If recreational marijuana becomes legal in Massachusetts, it won’t be just for smoking.
Edible marijuana products – a broad category that could include such treats as cookies and candy – would also be permitted under the ballot question nearly certain to go before voters in November. As the legalization debate heats up, the smoke-free forms of the drug are quickly emerging as a central focus of discussion.
Edibles caught the attention of the state Supreme Judicial Court, which this past week pointedly ordered revisions to a summary designed to explain the question to voters. The justices said it was misleading not to specify that legal marijuana could include food products.
A group of state senators who earlier this year visited Colorado – the first state to legalize recreational marijuana – said edibles now comprise roughly half the retail market there and pose among the greatest public health concerns for regulators.
“Many of these products can be mistaken for other products already on the shelves, as the differences in taste, color and smell may be close to undetectable,” the senators wrote in a report. “Edibles such as cookies and candy can be particularly appealing to children.”
Colorado recently banned pot-infused gummy bears and products that resemble animals and fruits. The state is also considering new limits on the potency of marijuana products, which could make other edibles illegal.
Critics say marijuana-infused food often contains levels of THC, the psychoactive chemical in marijuana, several times more potent than the smokable forms of the drug and pose unique risks of overconsumption. The edibles are often produced by extracting marijuana concentrate from the plant and adding it to food or beverages. Many users report edibles produce a less immediate, though eventually more intense and longer-lasting high.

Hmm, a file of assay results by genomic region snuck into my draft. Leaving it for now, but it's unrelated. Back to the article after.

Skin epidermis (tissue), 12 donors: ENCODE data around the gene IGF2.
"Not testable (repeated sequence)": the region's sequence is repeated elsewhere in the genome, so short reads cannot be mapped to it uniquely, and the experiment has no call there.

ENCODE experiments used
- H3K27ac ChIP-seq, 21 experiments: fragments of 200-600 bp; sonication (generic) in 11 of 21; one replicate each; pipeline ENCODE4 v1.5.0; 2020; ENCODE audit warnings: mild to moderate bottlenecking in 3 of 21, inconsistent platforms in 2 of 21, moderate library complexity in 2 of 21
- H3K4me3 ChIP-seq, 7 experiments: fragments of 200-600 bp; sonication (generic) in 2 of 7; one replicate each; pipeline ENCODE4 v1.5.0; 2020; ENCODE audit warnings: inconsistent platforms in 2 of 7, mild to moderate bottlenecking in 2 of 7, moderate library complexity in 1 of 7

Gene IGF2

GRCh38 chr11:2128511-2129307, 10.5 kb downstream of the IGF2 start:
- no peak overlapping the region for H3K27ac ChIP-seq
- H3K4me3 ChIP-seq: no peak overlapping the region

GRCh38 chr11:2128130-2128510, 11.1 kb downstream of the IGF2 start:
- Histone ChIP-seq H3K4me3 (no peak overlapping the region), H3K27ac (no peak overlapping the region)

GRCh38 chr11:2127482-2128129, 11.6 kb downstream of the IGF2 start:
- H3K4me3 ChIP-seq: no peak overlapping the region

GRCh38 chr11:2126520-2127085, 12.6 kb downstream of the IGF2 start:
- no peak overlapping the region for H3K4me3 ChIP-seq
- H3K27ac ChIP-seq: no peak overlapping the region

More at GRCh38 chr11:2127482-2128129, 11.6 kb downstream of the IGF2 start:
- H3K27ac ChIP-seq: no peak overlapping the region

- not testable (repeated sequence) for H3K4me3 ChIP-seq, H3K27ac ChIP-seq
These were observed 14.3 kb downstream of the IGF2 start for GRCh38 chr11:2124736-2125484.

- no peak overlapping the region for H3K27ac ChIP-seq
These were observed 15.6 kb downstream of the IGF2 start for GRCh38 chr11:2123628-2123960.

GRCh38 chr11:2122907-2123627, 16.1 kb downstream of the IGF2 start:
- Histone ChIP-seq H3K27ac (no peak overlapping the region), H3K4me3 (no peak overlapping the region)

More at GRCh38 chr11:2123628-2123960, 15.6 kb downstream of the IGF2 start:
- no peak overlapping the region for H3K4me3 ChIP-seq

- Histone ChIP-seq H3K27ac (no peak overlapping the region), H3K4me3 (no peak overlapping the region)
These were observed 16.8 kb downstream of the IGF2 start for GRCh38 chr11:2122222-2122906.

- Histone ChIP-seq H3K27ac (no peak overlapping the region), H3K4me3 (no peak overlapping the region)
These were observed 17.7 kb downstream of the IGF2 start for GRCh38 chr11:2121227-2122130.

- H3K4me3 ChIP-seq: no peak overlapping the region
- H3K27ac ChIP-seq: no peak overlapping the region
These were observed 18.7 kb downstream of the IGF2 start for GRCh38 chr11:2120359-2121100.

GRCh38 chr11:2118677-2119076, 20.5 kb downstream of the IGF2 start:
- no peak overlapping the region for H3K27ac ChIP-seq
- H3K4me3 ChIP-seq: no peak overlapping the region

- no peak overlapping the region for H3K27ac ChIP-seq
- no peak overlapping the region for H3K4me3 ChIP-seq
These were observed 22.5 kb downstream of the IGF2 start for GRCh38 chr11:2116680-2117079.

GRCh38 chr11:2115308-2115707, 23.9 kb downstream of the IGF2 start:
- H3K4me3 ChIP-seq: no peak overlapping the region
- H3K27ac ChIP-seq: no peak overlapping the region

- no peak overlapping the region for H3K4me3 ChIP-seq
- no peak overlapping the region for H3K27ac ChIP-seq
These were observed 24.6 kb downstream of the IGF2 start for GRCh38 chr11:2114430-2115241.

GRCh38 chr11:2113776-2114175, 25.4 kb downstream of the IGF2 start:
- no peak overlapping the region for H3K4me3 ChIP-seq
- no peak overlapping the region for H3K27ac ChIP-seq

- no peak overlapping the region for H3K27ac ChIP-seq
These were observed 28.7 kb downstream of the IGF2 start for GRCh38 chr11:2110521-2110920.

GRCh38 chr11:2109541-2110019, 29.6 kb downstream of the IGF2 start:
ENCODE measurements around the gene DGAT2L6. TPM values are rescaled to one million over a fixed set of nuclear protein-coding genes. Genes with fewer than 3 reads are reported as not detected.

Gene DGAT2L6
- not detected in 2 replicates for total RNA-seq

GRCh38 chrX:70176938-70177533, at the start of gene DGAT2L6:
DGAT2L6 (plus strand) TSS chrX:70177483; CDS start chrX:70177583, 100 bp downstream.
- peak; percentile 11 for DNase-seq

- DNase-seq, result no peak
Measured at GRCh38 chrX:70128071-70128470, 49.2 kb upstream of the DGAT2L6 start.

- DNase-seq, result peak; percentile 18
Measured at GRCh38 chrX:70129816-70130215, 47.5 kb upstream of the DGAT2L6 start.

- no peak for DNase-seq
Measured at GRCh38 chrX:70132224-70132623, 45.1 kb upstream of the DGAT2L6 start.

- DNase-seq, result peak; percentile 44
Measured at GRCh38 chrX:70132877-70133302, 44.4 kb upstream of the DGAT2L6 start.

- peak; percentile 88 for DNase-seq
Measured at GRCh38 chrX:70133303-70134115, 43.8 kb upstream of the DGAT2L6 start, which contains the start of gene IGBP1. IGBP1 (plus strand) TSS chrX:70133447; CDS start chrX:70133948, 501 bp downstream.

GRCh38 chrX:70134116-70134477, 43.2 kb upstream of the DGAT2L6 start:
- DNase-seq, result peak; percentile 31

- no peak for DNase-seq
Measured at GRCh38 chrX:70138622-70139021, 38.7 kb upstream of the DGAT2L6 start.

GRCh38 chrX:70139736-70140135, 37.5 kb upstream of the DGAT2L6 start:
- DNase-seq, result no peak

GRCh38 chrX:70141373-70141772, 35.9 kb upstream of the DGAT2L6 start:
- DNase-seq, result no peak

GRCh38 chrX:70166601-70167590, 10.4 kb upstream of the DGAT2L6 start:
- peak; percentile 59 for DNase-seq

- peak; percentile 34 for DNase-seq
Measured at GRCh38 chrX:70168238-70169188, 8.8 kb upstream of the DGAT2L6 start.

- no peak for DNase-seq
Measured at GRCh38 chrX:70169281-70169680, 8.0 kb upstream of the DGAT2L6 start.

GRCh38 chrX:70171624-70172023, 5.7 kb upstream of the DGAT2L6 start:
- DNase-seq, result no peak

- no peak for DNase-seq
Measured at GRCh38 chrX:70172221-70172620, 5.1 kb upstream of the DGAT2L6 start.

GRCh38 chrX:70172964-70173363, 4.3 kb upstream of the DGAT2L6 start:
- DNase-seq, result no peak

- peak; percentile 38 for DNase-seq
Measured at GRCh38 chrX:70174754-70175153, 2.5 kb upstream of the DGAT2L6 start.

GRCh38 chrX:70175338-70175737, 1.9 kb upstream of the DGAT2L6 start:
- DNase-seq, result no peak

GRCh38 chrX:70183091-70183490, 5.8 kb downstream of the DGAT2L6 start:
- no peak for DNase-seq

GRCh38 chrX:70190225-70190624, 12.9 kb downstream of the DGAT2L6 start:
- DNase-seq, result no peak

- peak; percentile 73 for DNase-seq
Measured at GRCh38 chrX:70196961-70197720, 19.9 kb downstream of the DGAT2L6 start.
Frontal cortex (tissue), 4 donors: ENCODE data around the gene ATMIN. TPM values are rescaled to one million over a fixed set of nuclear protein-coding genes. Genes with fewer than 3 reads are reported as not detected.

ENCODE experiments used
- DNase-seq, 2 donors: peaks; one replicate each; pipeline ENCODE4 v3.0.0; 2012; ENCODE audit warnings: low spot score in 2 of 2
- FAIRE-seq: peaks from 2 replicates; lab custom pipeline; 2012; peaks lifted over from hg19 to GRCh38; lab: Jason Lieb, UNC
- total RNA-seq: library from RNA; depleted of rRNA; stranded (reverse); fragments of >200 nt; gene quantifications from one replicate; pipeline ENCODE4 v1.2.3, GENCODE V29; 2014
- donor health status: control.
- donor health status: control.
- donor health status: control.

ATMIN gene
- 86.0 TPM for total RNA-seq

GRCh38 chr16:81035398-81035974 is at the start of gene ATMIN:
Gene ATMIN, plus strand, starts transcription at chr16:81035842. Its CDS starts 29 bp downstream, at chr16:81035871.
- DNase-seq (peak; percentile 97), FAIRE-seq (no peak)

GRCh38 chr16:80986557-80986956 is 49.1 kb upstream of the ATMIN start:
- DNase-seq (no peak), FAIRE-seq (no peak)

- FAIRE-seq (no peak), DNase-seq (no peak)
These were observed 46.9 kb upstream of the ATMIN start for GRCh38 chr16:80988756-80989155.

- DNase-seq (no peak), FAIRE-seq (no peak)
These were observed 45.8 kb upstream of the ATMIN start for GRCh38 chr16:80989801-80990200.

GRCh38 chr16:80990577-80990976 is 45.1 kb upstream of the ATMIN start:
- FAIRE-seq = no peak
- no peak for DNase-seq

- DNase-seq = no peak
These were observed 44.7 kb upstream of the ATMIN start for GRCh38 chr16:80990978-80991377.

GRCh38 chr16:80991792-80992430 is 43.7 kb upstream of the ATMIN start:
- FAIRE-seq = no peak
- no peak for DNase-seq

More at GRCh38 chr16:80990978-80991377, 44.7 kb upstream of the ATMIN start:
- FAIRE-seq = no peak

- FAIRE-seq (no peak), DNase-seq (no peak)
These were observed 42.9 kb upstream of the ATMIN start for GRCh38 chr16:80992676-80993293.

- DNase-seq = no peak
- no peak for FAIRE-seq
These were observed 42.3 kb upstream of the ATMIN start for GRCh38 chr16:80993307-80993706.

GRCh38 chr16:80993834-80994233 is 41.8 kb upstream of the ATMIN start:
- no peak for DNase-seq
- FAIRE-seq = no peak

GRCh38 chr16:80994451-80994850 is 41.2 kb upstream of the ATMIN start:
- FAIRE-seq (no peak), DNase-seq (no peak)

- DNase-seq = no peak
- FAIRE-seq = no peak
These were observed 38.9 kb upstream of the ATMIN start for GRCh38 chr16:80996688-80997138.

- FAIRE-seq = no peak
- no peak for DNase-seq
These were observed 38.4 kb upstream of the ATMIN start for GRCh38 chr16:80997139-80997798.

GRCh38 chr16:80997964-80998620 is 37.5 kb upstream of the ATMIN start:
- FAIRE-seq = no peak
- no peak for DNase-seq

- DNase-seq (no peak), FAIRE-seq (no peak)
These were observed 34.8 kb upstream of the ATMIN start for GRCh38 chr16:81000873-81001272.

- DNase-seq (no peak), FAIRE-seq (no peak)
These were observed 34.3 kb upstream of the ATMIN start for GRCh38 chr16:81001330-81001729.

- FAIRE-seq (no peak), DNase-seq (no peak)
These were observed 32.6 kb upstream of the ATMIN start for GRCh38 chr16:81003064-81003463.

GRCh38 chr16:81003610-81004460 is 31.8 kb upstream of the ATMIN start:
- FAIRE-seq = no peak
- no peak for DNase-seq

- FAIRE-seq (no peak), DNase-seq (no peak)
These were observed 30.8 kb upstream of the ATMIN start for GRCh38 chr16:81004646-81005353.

According to the organization backing the Massachusetts ballot question, lessons learned from states like Colorado warrant a careful approach toward smoke-free marijuana products. A 15-member regulatory board would be created to oversee all aspects of the proposed law.
“What’s important for Massachusetts voters to know is that the cannabis control commission has full authority over what can be sold and what cannot,” said Jim Borghesani, spokesman for the Campaign to Regulate Marijuana Like Alcohol. “It won’t be the retailers who determine what’s sold, what type of products, what shape, what size, what look.”
Opponents of legalization contend the proposed law specifically allows marijuana edibles to be sold and would tie the hands of regulators.
“It they wanted to put in some of these protections they could have done it in the ballot question but did not,” said Corey Welford, spokesman for the Campaign for a Safe and Healthy Massachusetts. “It’s sort of like, `pass it, and then we’ll figure out how to protect consumers.”‘
If approved, the ballot initiative would allow people 21 and older to possess up to 1 ounce of marijuana for recreational purposes and grow up to six pot plants at a time in their homes. It would also impose a 3.75 percent tax on retail sales.
The state’s medical marijuana law, approved by voters in 2012, allows edible forms of the drug but requires they bear no resemblance to any commercially available candy.
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